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Venturing into foreign markets: the case of the small service firm.

The literature on foreign market entry behavior suggests that decisions on foreign market selection and entry-mode choice can significantly affect a firm's performance (Anderson & Gatignon, 1986). Research on foreign market entry behavior has been largely confined to large manufacturing firms. Still, three influential trends are making it necessary to refocus research efforts. First, academicians and practitioners have realized the vital role of the small firm in significantly increasing a nation's exports (Kedia & Chhokar, 1986; Kaynak, Ghauri, & Olofsson-Bredenlow, 1987). Second, exports and other forms of international sales are now being extolled as necessary ingredients in the survival and growth of small business firms (Edmunds & Khoury, 1986; D'Souza & McDougall, 1989). Finally, service firms are increasingly venturing abroad (Erramilli, 1990), and many of these firms are small and entrepreneurial. These developments suggest a need to devote more research to the international activities of small service firms. Still, there is little evidence to date of any systematic studies addressing these issues. The current study investigates the foreign market entry behavior of small service firms. In particular, it examines the selection of foreign markets and the choice of foreign direct investment (FDI) modes by small service firms and compares these decisions to those made by larger service firms.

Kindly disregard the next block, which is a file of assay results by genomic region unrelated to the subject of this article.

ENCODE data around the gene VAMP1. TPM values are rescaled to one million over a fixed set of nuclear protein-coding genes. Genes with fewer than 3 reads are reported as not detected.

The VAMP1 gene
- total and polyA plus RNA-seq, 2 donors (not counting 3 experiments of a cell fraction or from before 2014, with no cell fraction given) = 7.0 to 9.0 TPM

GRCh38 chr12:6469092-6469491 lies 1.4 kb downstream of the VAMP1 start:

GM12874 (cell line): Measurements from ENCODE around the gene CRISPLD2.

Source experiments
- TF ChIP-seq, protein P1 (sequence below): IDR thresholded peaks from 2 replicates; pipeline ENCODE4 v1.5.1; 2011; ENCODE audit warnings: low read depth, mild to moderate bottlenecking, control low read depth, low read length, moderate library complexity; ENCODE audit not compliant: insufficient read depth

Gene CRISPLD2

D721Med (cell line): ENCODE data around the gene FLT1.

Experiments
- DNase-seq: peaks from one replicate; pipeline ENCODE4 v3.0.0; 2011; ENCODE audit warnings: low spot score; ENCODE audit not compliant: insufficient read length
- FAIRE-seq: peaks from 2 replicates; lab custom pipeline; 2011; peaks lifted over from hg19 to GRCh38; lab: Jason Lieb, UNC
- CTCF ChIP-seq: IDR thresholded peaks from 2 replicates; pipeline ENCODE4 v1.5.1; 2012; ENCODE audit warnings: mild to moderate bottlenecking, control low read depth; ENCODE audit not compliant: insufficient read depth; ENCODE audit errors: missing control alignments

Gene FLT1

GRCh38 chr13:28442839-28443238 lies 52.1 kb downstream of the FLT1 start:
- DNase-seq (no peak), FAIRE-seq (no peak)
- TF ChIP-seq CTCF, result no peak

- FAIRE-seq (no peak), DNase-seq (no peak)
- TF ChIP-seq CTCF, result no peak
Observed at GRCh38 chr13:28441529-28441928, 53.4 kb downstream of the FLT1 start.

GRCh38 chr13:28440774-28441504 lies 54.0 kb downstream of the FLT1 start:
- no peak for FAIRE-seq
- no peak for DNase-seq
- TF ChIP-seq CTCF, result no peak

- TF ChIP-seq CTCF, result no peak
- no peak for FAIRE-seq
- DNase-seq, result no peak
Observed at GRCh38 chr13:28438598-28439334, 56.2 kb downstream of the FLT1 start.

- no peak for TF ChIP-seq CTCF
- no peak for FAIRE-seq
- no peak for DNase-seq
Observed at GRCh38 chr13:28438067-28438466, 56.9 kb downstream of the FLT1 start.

Characteristics of Small Firms

The entrepreneurship literature highlights two very important interrelated characteristics of small firms: resource constraint, and resource commitment under conditions of uncertainty. Researchers have found that small firms suffer from severe resource constraints. Van Hoorn (1979) identified limited resources (especially capital resources) as an important factor that distinguishes the strategic behavior of small firms from that of large firms. Cooper, Woo, and Dunkelberg (1989) reported that capital availability was an important barrier to entry for the small firm. Lynn and Reinsch (1990) found that unlike large corporations, small businesses lack the financial resources to grow through acquisitions. Finally, building on Stinchcombe's (1965) work, Eisenhardt and Schoonhoven (1990) argued that resource constraint is a primary reason for failure of small and young organizations. They suggested that limited resources provide only a small margin of error to the firm. This limits the firm's ability to capitalize on opportunities that may develop in the environment.

The other relevant characteristic found in the literature is the effect of environmental uncertainty on the small firm's investment decision. Van Hoorn (1979) argues that increased environmental uncertainty makes small firms shy away from new investments and minimize resource commitment. He suggests that high levels of uncertainty force small firms to seek low-risk growth alternatives, like contracting and cooperative ventures, in preference to the traditional growth-through-internal-resources.